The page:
Saturday, 2 June 2012

Out with the new and in with the old

After attending the May Fair sheep sales this year and watching a ram sell for 4,200 guineas (£4400), I decided to take up the very kind offer of a ram for loan again (£20). Pip and I set off with the trailer to collect him -


Pip is purely along for the ride. She's great company but useless in any capacity that involves sheep. I think she's decided that they're just big, grass-eating dogs. But she loves being in the car -

I call shotgun!

I'm hardly one to judge. I'm the least authentic farmer-type in the village. My own shepherding outfit this day consisted of a long skirt with multiple barbed wire tears in the hem, pink crocs, and a beaten up straw hat. Our misfit duo set off for Somerset and Mr. Baker's farm where we collected Roz -


Roz is an older, experienced ram who has serviced Mr. Baker's ewes for a few years now. After I checked my ewes' numbers to make sure there was no relation, Roz was chosen as a suitable sire. 

Last year we had an unproven, young ram lamb, who did a commendable job siring offspring, but took a bit of time to learn his job. As I put raddle harnesses on my rams, they leave a chalk mark on anything they mount. The young ram lamb left his mark on ewes' rumps, but also on their heads and shoulders, and on the water tower, the water trough, the tractor tyres...well, you get the idea.

Roz knows his job. I dropped the tailgate on the trailer and he sauntered out, and casually walked over to my small flock of ewes. He sniffed each one almost methodically and within minutes...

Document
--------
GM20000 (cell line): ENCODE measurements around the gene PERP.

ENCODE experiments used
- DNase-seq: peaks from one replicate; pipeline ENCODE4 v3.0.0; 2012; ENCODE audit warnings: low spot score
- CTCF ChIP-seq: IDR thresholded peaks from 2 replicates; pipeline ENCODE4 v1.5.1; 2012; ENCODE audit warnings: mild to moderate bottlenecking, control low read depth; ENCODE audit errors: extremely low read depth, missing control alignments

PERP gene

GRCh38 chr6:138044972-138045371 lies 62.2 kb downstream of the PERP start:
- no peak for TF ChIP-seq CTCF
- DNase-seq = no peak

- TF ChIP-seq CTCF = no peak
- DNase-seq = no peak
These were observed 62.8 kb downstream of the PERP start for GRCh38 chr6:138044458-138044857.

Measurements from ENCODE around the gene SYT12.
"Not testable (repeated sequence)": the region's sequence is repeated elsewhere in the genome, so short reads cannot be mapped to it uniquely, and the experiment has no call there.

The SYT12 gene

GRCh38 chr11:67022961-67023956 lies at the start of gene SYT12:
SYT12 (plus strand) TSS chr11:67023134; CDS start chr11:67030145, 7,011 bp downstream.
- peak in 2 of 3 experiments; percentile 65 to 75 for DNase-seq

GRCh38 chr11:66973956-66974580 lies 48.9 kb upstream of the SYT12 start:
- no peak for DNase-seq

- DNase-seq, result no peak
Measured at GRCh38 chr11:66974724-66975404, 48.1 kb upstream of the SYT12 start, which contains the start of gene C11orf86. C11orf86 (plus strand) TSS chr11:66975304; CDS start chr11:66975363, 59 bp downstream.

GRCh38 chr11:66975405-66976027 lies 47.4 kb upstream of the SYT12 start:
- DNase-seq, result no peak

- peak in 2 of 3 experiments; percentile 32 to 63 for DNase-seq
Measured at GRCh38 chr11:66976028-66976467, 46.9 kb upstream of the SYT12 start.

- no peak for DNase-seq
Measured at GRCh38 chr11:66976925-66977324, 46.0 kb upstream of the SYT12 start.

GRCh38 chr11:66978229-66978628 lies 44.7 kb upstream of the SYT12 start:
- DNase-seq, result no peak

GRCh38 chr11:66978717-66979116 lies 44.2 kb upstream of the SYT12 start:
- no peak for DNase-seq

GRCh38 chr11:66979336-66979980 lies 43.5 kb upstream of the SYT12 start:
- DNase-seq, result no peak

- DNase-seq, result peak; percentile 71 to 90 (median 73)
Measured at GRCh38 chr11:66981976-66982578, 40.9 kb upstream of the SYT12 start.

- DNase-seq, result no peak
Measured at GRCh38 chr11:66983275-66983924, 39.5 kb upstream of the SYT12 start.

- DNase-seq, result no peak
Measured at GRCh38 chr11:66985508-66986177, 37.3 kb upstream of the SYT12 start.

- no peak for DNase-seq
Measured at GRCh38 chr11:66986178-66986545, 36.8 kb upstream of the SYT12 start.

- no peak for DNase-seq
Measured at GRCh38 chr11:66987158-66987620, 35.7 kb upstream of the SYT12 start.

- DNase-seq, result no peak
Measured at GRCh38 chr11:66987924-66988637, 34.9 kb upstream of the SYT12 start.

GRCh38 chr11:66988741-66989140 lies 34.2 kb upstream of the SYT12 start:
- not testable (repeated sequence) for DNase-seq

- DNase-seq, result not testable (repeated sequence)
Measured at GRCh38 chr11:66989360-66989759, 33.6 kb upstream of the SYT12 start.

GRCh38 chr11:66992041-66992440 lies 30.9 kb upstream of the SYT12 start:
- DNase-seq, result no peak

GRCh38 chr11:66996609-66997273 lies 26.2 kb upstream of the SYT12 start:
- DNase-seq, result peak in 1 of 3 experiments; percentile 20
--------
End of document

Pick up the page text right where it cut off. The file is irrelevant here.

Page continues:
Yup. And by the time I'd checked them the next morning, he'd covered three more. 

The ewes with their tramp stamps

That's a win for age and experience over youth and enthusiasm.

My only job is to ensure the raddle doesn't rub and make Roz sore, and that none of the sheep go lame or seem unwell. And it doesn't matter that I don't look like a farmer, or have a lot of shepherding experience yet, because Roz knows his job. That's what counts.

11 comments:

  1. what is that mark in the photo of roz - between eye and nose? It looks for all the world like a gill. Or an extra vent. Is it a scar, or have I missed some cool part of british ram anatomy?

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    1. Megan, I will have to confirm with those who know more than me but I'm pretty sure it's a preorbital scent gland. Ovi-caprines (males) have glands *everywhere* which secrete pheromones, often in a greasy substance. In fact during the fallow rut, even people can smell the musk.

      Roz has also got a lump in the middle of his forehead which I thought was a vestigial horn, but the farmer said was a big scab from fighting with other rams. Honestly - men!

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  2. I think you've probably mentioned it, but are they merinos?

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  3. No - this group is all Polled (ie hornless) Dorset sheep, ram and ewes.

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  4. It's a damn good thing people don't leave this kind of evidence behind.

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  5. That is hilarious, about the young ram. I can only imagine, LOL!! He really should take some pointers from Roz. :)

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  6. Janice Bendixen6 June 2012 at 23:22

    I know all your dogs are a) brilliant and b) darling but I have to confess, Pip is my favorite. That face just melts my heart.

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    1. Pip is definitely our special child, in every sense of the word.

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  7. Now every time I see a woman with a tramp stamp I'm going to think of Roz and your ewes and giggle with delight!

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  8. I've always wanted a dog who LIKED riding in the truck with me, and so far, 5/5 are a wash. So I'm jealous that Pip, who I ALSO adore, is a good traveling companion. And I have nothing to say about the sheep that can top Tamar's comment above - STILL laughing. Happy lamb-making season!

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